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Copyright: Author Rights

Copley Library is committed to helping the USD community understand and use copyright regulations in their scholarship and teaching. In this guide, you'll find resources on fair use, copyright for authors, information on using images and media, and more.

Retaining Your Rights When Publishing

Many traditional academic journal publishers require a transfer copyright agreement to publish articles in their journals. Signing one of these agreements typically means ceding your copyright to the publisher. You may lose the right to post your published article on your website, distribute it to students in your classes, include it in an anthology, or create new works based on it. You can find examples of copyright transfer agreements in the box below.

You can negotiate with publishers to retain some of these rights. One of the easiest and most common ways to do this is through an addendum to your publishing contract. An addendum enables you to retain your rights when publishing.

Visit the Scholarly Publishing and Academic Resources Coalition (SPARC) Author Addendum page to learn more about your rights as an author.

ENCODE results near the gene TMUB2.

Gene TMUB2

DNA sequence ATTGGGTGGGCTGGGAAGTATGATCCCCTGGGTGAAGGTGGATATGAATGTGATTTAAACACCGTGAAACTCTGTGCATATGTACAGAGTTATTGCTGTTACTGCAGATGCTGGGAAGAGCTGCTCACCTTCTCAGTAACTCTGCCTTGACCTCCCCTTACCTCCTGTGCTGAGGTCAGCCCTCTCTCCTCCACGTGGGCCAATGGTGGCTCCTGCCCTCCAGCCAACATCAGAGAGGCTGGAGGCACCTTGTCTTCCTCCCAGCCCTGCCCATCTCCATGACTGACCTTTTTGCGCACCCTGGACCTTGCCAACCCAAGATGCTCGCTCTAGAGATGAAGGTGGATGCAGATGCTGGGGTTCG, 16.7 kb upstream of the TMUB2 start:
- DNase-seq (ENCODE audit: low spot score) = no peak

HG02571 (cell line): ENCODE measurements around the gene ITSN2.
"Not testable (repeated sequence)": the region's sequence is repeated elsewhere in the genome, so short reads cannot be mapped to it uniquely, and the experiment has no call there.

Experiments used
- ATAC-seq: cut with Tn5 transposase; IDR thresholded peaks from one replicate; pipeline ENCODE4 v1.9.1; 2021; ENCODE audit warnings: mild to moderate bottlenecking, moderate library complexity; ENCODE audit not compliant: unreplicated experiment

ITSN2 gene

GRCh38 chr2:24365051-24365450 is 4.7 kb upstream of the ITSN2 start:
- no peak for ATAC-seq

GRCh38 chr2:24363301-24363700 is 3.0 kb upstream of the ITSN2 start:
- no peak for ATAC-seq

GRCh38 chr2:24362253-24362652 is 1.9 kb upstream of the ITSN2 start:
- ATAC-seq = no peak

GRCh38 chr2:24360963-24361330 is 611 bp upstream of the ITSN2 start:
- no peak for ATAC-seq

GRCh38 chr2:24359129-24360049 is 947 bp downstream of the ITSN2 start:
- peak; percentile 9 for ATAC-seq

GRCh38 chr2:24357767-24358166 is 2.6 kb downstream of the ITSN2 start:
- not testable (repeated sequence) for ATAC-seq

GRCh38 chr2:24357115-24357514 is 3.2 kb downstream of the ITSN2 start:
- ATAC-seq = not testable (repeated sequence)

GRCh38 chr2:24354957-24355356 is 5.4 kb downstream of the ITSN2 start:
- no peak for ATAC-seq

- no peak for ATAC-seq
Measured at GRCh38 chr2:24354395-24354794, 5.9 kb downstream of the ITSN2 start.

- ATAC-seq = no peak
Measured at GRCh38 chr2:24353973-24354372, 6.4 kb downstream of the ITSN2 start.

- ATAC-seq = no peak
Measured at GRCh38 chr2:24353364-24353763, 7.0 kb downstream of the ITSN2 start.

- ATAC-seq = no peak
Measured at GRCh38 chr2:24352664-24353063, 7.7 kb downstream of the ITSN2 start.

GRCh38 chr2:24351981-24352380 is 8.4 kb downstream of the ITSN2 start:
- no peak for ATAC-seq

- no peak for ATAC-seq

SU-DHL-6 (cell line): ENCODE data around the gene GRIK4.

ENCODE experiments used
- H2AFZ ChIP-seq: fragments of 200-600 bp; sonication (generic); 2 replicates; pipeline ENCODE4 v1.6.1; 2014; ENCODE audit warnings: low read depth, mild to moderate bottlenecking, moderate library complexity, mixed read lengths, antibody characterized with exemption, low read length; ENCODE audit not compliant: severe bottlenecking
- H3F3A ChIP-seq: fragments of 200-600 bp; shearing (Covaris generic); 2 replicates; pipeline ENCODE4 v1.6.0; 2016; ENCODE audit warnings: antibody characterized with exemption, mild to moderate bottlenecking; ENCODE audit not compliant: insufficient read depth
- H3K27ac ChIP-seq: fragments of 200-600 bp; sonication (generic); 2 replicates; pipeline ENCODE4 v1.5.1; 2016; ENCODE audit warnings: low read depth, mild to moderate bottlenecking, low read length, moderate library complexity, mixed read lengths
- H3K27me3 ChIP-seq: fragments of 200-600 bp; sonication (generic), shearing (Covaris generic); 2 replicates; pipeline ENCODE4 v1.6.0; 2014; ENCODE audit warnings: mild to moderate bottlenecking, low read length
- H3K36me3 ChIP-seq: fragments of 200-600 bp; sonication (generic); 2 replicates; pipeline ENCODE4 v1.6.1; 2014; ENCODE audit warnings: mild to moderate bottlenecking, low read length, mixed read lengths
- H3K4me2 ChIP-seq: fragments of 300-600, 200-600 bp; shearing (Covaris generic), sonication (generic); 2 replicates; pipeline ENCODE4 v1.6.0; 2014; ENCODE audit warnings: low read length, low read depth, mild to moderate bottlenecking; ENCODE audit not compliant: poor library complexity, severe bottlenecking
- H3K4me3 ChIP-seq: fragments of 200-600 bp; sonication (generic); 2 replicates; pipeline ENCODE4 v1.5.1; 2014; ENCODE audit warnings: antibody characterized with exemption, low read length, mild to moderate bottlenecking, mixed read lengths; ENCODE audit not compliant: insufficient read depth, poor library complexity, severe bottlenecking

Understanding Rights Reversion: When, Why, & How to Regain Copyright and Make Your Book More Available 

This guide for authors outlines how to regain the rights to a book you have published in order to increase access to it. 
© 2015 Authors Alliance, CC BY 4.0
Nicole Cabrera, Jordyn Ostroff, Brianna Schofield: Samuelson Law, Technology, and Public Policy Clinic

Build an Addendum to Your Copyright Transfer Agreement

Use Your Rights and Expand Your Reach as an Author

If you've retained some of your rights as an author, such as the right to deposit your work in an online archive, contact the library to have your work included in Digital USD, USD's institutional repository. Your work will be openly accessible worldwide, and you will receive regular analytic reports on who is viewing and downloading your scholarship.

Understanding Termination of Transfer